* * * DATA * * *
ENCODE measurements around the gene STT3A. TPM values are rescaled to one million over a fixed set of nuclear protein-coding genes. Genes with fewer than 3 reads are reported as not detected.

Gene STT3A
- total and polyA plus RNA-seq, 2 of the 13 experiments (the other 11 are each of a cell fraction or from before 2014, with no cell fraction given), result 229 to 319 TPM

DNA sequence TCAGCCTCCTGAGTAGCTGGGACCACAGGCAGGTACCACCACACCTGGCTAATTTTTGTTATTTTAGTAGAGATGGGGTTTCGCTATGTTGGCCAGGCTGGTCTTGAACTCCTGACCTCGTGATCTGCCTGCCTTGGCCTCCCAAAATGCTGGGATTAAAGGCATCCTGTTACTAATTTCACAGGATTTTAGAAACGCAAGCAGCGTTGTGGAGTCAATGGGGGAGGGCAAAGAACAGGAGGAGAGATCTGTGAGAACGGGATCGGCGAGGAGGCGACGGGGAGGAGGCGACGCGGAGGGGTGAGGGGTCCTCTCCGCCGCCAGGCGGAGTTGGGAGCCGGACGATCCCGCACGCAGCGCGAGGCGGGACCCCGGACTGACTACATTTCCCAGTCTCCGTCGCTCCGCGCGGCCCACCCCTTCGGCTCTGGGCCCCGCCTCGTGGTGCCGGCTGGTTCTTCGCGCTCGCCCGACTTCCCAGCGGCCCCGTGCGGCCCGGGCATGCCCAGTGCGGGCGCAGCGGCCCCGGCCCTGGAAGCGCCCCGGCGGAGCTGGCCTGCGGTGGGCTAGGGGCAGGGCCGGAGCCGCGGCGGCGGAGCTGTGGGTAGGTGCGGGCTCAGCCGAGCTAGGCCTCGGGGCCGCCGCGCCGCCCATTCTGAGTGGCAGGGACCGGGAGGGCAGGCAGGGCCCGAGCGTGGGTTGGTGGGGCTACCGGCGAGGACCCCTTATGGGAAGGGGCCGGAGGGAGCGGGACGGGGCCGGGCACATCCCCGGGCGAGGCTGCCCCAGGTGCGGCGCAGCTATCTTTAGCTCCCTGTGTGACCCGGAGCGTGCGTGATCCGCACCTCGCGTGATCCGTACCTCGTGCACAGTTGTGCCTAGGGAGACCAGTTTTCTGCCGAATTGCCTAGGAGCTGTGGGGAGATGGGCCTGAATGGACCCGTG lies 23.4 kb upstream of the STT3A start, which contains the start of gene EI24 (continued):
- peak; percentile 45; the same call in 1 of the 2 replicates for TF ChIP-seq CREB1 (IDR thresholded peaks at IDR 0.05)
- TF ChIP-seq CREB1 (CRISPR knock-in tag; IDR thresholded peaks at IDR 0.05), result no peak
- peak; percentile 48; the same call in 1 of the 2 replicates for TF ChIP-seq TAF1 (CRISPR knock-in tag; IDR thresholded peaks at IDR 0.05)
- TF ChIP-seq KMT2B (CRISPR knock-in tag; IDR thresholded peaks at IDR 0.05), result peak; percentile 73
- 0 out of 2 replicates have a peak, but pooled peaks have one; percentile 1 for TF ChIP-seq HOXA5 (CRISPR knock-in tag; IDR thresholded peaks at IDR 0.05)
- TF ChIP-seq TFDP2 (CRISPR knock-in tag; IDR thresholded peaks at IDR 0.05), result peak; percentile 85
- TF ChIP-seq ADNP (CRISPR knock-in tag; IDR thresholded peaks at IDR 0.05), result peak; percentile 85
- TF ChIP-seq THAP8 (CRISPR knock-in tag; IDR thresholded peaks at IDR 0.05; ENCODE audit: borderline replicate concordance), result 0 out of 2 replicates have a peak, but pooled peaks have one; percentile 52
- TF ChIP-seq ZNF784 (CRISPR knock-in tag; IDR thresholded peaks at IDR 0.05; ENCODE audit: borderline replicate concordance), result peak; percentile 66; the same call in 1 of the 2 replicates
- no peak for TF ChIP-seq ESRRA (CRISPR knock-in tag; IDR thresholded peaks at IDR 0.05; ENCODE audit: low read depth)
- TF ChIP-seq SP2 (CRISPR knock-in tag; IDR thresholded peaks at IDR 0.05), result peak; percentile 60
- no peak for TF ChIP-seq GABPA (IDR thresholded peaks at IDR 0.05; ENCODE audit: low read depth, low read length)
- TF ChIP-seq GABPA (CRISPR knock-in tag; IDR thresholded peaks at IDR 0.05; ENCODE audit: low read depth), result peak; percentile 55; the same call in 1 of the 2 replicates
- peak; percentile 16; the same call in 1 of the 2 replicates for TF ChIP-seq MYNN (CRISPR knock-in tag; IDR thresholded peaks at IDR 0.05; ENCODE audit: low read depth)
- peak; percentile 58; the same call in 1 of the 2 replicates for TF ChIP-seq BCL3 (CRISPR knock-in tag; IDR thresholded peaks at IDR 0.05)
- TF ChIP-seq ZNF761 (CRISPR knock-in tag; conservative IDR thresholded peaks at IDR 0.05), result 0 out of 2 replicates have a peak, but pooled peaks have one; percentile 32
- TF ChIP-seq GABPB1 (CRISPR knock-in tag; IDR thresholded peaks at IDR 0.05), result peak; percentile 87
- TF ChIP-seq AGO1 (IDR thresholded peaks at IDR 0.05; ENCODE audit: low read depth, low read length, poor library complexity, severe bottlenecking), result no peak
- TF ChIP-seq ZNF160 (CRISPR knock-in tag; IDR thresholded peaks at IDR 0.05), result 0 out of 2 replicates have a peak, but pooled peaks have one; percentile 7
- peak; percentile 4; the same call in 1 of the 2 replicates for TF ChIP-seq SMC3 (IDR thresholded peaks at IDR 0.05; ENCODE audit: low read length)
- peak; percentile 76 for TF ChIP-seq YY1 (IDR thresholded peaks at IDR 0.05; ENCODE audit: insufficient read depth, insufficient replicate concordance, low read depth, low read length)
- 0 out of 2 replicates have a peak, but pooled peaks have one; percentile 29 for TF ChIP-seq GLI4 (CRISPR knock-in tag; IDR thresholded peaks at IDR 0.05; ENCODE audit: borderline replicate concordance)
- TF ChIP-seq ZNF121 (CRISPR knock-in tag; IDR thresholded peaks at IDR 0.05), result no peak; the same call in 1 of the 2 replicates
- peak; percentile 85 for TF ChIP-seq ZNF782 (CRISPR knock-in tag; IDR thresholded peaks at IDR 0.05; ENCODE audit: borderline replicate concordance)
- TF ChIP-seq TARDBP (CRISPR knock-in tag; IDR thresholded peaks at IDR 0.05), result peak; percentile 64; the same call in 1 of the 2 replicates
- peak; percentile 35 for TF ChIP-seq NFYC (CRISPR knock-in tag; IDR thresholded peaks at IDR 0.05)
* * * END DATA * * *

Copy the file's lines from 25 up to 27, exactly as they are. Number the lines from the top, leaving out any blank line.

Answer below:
- peak; percentile 76 for TF ChIP-seq YY1 (IDR thresholded peaks at IDR 0.05; ENCODE audit: insufficient read depth, insufficient replicate concordance, low read depth, low read length)
- 0 out of 2 replicates have a peak, but pooled peaks have one; percentile 29 for TF ChIP-seq GLI4 (CRISPR knock-in tag; IDR thresholded peaks at IDR 0.05; ENCODE audit: borderline replicate concordance)
- TF ChIP-seq ZNF121 (CRISPR knock-in tag; IDR thresholded peaks at IDR 0.05), result no peak; the same call in 1 of the 2 replicates